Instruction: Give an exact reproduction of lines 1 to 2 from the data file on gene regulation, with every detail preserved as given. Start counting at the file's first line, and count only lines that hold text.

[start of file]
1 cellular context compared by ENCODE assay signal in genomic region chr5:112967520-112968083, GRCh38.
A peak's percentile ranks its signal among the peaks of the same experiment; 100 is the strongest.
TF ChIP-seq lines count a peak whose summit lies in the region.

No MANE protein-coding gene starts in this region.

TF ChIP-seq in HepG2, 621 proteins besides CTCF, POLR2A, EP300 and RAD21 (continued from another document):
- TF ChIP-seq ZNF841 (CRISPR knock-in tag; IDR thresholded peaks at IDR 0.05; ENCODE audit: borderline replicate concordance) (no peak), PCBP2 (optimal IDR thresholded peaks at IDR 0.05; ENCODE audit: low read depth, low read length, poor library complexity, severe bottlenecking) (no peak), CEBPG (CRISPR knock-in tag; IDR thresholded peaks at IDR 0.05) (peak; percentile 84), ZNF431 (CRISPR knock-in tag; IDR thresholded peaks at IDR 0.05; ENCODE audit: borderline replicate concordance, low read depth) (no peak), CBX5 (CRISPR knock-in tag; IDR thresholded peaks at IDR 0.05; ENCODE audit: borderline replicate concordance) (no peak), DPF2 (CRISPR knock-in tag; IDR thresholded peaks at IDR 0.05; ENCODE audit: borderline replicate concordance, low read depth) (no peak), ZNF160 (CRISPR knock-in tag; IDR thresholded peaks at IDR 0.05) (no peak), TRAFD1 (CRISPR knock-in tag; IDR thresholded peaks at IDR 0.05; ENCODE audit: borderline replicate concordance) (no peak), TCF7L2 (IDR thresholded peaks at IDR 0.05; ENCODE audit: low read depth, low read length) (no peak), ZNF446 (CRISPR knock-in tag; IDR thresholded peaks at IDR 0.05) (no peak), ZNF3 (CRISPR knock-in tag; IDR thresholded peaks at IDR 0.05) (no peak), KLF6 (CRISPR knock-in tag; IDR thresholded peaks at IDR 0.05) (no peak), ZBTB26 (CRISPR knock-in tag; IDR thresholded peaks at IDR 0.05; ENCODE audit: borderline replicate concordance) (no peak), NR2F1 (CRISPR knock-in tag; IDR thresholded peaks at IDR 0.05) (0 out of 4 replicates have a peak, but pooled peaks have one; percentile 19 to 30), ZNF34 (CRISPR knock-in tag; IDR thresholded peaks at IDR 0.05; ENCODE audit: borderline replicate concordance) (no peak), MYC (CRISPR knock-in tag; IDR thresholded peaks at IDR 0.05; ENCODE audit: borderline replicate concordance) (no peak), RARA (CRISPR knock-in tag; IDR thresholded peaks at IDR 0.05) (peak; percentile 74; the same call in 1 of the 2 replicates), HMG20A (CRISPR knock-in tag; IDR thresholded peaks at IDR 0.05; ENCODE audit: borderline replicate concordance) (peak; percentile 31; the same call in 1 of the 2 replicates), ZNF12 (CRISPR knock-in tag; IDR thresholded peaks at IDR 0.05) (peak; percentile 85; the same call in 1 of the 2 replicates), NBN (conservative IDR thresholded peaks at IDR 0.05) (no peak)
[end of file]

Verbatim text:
1 cellular context compared by ENCODE assay signal in genomic region chr5:112967520-112968083, GRCh38.
A peak's percentile ranks its signal among the peaks of the same experiment; 100 is the strongest.